On the farm issues, she blasted the Obama administration’s stance on regulating both coal and agriculture. With tax policy she said “I’ve never voted for a tax increase.” She expressed support for repealing the estate tax, preserving the so-called Bush tax cuts and stepping up the basis on capital gains. She voiced strong support for the crop insurance program, saying “food is a national security issue. We need to protect the supply.”
Rep. Webb-Edgington also vowed to pursue tougher immigration law enforcement.
In closing, she drew laughter by saying “my experience as a state trooper shows that I won’t be intimidated by those people inWashington.”
Thomas Massie: The Lewis County Judge-Executive promised to be a strong advocate for farmers, noting that he lives on a cattle farm that has been in his wife’s family for generations. He lambasted the Obama administration, saying “we’re overtaxed, overregulated and over-subsidized. We discourage business growth.”
He said he would work to roll back government regulations on businesses and to repeal estate taxes. He said he favored a flat tax. With the farm bill, Massie said budget cuts are necessary “but we need to protect small farmers.” He said farm program payments to large farms should be eliminated.
In closing, Massie said “the national debt is the biggest issue facing our country. I’m running to undo the damage made by politicians. The debt has to stop. We need a common sense approach taken from working in the real world. We need problem solvers and innovators; people who put the country above their re-election.”
Gary Moore: The Boone County Judge-Executive frequently mentioned his upbringing on aPendletonCounty farm and family ties to Farm Bureau. He told the audience that during his term as Judge-Executive, Boone County has seen tremendous growth in population and its economy but that “we’ve been fair and balanced in protecting agriculture” from urban sprawl.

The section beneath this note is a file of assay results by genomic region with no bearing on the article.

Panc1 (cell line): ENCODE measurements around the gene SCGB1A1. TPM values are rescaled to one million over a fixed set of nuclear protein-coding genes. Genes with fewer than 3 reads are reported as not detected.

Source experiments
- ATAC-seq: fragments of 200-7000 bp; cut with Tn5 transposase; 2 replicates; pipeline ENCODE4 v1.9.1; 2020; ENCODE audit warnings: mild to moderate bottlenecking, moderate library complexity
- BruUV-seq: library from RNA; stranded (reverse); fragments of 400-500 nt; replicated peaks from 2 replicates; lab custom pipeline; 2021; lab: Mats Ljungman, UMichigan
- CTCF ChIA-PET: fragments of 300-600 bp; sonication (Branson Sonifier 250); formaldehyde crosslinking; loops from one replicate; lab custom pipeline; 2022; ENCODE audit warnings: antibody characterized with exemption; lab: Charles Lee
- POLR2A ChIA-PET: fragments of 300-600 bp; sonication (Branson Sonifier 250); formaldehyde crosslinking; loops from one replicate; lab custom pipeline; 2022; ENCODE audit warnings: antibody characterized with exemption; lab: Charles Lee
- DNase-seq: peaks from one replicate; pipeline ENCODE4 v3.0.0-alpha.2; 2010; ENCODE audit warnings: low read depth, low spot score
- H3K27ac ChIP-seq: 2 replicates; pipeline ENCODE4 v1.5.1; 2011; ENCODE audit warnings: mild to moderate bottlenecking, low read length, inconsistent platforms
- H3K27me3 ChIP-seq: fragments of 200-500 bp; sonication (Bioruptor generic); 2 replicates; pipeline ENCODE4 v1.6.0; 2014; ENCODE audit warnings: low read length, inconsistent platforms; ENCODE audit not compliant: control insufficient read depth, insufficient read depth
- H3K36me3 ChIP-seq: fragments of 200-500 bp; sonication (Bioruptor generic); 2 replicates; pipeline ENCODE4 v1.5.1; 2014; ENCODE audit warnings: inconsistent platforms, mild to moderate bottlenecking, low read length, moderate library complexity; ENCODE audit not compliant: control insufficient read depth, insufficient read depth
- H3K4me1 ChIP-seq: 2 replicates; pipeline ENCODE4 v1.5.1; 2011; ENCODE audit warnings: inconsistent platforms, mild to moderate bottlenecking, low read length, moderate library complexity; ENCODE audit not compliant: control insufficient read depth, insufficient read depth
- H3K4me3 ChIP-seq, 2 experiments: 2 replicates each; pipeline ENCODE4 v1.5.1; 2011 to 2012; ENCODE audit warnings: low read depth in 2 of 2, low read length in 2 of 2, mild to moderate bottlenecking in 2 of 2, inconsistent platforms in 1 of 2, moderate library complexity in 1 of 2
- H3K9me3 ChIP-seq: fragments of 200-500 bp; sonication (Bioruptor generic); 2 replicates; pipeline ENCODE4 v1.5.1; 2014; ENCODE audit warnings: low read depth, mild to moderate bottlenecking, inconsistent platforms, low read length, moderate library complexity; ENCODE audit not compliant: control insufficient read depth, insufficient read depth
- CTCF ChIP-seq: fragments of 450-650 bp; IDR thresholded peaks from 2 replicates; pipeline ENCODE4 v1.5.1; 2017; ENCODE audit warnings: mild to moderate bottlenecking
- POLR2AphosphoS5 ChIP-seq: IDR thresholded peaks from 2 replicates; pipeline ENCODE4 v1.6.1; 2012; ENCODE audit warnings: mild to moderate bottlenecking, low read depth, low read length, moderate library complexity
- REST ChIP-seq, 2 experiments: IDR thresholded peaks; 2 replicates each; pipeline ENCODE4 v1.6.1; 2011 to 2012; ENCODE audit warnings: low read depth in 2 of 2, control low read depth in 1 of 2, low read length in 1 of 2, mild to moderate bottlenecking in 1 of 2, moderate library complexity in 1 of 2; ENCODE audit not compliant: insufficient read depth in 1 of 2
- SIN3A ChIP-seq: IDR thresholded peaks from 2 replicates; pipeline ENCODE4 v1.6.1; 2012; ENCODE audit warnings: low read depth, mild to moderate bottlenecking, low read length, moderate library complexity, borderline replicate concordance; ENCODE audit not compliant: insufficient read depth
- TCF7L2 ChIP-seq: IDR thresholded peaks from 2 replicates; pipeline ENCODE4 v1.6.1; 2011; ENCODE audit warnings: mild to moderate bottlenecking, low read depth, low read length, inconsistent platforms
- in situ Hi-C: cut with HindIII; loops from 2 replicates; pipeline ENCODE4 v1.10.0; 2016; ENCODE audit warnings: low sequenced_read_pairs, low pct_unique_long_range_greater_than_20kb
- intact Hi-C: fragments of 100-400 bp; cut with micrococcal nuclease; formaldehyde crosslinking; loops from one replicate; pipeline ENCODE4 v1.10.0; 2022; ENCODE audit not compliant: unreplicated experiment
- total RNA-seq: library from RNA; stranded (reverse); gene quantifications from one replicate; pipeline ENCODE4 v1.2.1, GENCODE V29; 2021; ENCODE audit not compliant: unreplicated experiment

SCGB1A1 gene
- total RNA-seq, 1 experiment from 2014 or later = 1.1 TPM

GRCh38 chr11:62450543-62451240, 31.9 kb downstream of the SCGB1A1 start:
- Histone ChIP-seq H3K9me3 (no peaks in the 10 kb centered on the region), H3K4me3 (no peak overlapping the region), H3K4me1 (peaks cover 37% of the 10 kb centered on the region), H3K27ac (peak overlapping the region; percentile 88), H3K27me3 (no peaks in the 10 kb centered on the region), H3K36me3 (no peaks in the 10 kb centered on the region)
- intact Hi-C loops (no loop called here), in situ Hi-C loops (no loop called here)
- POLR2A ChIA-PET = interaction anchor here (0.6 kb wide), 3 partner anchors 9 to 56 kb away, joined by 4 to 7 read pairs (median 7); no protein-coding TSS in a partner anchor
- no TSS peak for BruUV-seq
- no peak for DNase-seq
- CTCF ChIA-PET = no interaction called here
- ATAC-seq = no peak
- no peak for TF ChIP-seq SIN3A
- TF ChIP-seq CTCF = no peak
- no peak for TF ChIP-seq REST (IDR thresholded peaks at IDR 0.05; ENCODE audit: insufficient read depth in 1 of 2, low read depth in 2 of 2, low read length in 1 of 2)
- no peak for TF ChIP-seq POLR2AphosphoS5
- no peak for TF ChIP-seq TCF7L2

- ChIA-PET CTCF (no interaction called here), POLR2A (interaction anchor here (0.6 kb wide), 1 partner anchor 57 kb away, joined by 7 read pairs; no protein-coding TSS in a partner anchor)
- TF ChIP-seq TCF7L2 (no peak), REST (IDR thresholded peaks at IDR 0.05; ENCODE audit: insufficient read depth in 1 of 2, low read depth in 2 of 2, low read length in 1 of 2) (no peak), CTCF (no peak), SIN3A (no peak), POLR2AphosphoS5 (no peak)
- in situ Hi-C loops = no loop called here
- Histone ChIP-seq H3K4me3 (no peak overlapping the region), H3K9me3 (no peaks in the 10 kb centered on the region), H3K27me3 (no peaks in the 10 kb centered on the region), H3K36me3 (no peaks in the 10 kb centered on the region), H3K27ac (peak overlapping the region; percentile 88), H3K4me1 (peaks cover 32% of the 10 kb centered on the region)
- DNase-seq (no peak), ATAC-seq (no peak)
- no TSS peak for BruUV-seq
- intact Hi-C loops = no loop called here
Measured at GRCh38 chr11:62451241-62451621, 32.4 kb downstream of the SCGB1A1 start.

Mooresaid that if elected, he would seek an appointment to the House Agriculture Committee because “Kentuckyneeds representation for agriculture.” He criticized the Environmental Protection Agency’s attempt to broaden regulations on farms. “It amazes me to think that the EPA would think that farms aren’t interested in preserving the environment,” he said. “Congress needs to hold their (EPA) feet to the fire.”
He voiced support for killing the estate tax and preserving the Bush tax cuts. He advocated a flat tax, a balanced budget amendment, major reforms to the H-2A farm labor program, tougher immigration laws and repealing Obamacare.
Walt Schumm: TheOldhamCounty businessman and farm owner opened by saying “I don’t have integral knowledge about farming but I understand the issues you face.” He said he would turn to Farm Bureau for direction on handling agriculture issues. He said he was running for Congress because of a strong belief that “we should hand our young people the slate we were given.”
Schumm said he opposes the estate tax, supports the Bush tax cuts plus a 10 percent cap on capital gains taxes. He said Congress should re-authorize the farm bill to retain income support provisions because “crop insurance hasn’t worked well.” He vowed to defend farmers in the regulatory arena.
He closed by stating “I’m for tax reforms and getting the government out of our way with their regulations and taxes.”